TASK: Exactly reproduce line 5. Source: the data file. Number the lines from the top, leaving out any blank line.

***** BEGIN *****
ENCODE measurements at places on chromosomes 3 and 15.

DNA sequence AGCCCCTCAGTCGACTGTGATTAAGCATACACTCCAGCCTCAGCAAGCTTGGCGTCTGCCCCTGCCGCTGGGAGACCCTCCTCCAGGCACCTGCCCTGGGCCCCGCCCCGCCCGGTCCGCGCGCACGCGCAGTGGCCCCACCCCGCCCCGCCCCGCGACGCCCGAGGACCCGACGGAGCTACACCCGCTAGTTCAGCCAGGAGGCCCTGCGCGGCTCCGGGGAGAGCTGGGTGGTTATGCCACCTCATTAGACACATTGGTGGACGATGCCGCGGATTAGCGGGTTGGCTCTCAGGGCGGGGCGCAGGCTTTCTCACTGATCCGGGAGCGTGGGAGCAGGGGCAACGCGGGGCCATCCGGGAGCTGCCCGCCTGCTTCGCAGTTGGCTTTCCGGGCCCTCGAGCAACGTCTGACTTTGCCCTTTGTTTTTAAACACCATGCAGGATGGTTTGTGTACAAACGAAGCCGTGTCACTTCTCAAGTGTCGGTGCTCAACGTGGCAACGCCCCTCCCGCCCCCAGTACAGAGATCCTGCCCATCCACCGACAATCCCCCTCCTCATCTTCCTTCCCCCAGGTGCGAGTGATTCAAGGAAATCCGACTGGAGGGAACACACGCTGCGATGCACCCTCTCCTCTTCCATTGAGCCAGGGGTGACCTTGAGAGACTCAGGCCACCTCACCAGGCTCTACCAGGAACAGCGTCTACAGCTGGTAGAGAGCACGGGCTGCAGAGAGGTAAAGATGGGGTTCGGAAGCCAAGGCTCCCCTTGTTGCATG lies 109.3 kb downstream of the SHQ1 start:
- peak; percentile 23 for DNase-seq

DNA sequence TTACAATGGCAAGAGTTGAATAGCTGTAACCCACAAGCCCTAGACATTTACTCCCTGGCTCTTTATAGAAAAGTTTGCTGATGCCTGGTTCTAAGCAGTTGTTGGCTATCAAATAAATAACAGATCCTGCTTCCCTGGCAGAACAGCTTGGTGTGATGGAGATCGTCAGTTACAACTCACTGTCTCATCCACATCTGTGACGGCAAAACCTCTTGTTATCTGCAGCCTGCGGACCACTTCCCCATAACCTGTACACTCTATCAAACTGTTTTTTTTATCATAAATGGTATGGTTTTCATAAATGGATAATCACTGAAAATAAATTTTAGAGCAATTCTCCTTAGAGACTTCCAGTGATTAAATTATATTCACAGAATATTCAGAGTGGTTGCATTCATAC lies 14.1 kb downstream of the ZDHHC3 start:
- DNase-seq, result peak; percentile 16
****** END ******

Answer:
- DNase-seq, result peak; percentile 16